This is a good time to catch kingfish. These magnificent sport fish are found everywhere from North Cape to the Marlborough Sounds, and even further south, with some spotted by paua divers at the Chatham Islands.
The Hauraki Gulf, Tauranga and Whangarei are full of kingfish, including lots of small specimens known affectionately as rat kings.
They will follow a hooked fish to the surface and can be seen circling under the boat, occasionally hooked on baits aimed at snapper.
Keep a measuring tape handy. If a king of less than 75cm is found on the boat, the angler is in trouble with the fisheries officers.
You need a more calculated approach for larger fish. Tackle should be quality rods and reels spooled with at least 15kg line, preferably 24kg.
A gimbal belt is useful on the big fish, as the trick is to stop them getting into the rocks, which are never far away from kingfish haunts such as the reefs around The Noises and Crusoe Rock, the bottom of Waiheke Island and both Coromandel coasts.
Kings will take trolled lures and surface poppers cast and retrieved around structures such as channel markers, but there is no real substitute for a live bait. This is ideally a slimy mackerel or kahawai, with piper and jack mackerel less appealing - piper because they are small and die quickly, and jacks because they are not as lively.
Kahawai are the most common and work fine as livies. If you use large specimens, you will only hook big kings. But when was that a problem?
Live bait hooks are designed for presenting live baits and the size of hook should match the size of bait. Generally with hooks, small is better, as you can hold a large king on a size No 6 hook, but a big hook will kill the livie. The bait is hooked through the upper lip if being slow trolled; through the back if offered under a balloon; or through the nose if anchored to the bottom by a heavy sinker.
Slow trolling works well around reefs, but if you're fishing over sand on the edge of a reef, it is a good idea to have one bait on the surface under a balloon and another on the bottom tethered to a weight with dental floss so it will break off on the strike.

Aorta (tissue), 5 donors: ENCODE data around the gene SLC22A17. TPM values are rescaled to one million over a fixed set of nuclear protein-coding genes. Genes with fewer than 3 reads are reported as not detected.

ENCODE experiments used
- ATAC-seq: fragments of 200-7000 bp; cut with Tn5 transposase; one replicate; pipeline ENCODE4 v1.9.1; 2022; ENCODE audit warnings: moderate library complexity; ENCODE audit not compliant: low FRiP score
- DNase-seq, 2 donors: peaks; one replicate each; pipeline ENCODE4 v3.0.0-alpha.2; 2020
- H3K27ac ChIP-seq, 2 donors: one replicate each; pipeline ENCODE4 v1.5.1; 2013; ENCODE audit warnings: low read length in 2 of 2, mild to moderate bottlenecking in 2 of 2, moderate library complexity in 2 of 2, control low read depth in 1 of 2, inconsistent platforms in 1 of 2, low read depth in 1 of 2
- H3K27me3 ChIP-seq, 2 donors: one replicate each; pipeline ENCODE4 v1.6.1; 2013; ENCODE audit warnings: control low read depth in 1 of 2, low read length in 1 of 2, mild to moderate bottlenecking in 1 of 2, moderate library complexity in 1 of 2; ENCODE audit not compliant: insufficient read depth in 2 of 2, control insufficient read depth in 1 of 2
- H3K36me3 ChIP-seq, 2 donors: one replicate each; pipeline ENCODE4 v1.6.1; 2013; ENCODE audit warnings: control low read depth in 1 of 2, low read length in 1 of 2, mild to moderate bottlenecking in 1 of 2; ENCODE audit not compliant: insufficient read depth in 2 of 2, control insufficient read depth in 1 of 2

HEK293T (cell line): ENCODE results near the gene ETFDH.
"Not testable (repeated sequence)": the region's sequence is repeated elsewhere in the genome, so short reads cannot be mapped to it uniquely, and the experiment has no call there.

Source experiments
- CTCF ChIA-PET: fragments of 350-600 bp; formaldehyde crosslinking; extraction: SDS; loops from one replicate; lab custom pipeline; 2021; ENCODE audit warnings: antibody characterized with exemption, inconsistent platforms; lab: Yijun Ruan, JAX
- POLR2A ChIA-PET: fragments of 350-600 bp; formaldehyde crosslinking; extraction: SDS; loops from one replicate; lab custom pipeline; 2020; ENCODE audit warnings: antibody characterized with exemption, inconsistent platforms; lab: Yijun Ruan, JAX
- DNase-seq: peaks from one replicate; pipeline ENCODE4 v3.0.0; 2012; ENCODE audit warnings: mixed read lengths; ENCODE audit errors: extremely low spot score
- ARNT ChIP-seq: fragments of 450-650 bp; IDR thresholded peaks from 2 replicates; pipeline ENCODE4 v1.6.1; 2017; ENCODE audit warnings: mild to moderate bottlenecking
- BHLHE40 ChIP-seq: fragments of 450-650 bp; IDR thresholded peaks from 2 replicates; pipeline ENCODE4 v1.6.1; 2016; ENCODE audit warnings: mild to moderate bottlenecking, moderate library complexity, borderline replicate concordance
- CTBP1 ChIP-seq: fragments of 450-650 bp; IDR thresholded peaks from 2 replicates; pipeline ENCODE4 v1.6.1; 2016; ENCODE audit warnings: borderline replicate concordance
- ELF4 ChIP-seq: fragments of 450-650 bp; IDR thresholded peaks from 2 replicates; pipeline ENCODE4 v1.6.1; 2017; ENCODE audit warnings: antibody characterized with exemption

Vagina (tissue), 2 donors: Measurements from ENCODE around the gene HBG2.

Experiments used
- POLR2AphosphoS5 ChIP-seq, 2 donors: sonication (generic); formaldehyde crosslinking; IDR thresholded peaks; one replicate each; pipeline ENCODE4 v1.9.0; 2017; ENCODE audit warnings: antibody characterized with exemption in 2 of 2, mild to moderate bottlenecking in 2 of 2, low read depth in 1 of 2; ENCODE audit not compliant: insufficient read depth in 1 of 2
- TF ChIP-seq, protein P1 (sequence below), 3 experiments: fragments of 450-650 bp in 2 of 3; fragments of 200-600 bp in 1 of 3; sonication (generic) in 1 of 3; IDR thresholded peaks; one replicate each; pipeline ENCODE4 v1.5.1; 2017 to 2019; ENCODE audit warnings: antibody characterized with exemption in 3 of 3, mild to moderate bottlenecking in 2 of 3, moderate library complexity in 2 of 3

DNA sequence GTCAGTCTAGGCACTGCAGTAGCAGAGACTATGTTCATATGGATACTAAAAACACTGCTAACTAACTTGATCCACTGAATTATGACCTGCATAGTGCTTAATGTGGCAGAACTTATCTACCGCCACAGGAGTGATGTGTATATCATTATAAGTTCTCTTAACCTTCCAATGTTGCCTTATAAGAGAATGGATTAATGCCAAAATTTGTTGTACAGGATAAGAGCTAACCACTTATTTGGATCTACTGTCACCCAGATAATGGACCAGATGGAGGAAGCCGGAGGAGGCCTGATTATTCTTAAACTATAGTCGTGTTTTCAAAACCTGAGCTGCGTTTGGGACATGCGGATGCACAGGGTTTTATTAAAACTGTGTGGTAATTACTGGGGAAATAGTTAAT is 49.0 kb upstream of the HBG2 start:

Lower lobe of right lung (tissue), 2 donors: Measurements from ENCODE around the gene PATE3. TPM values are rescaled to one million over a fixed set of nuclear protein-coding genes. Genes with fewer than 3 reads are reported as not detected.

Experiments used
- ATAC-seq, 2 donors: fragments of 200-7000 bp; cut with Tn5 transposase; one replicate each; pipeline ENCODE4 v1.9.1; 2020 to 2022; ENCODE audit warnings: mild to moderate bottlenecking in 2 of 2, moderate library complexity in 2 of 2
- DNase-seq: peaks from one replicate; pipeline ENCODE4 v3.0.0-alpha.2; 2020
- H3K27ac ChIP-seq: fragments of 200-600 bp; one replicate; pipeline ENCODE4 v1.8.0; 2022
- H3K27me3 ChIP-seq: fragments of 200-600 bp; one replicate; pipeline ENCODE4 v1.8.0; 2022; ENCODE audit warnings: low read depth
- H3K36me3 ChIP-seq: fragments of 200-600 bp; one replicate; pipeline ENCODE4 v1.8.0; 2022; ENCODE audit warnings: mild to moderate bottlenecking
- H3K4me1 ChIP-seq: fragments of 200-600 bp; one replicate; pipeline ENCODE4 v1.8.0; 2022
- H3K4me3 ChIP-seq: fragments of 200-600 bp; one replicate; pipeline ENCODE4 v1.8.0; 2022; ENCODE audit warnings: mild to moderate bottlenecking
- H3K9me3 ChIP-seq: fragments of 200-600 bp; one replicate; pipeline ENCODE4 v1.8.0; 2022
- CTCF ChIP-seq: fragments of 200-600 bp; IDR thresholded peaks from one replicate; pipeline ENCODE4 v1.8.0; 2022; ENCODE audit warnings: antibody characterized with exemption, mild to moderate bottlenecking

Traces are 1.5 to 2 metres of at least 30kg mono. Heavy trace adds security, but if it's too heavy it can deter the quarry. The best time is at slack water, preferably on low tide.
Snapper fishing continues to frustrate many people, but the fishing in the gulf is now more consistent than for a long time. Just look for birds, or sign on the bottom, from 40m out.
Snapper are more co-operative inside the Manukau Harbour than off the coast, and mullet bait in the Papakura Channel has been getting good snapper. Fishing around the Mercury group of islands and around Great Barrier Island for kings and snapper has picked up, and surfcasting along Bay of Plenty beaches is also firing, with some anglers taking home limit bags after an evening's fishing.
Trying to catch trout while fishing without a licence has cost a Rotorua man more than $1000. When the 26-year-old appeared in the Rotorua District Court this week, Judge James Weir fined him $400 plus another $400 fine for giving false information when apprehended, plus court costs. Fish and Game officer Anthony van Dorp said fishing without a licence could be a very expensive exercise.
Bite times today are 4.20am and 4.40pm, and tomorrow at 5.05am and 5.30pm.
These are based on the moon phase and position, not tides, so they apply to the whole country.
Tip of the week
When jigging for trout you can try using a metal jig to attract fish, instead of a sinker as the weight, but you can only use two flies to stay within the three-hook maximum rule.
This can also be done at sea with a flasher rig or baits, and you will often hook up on the jig.
* More fishing action can be found tonight on Rheem Outdoors with Geoff, 5.30pm, TV3.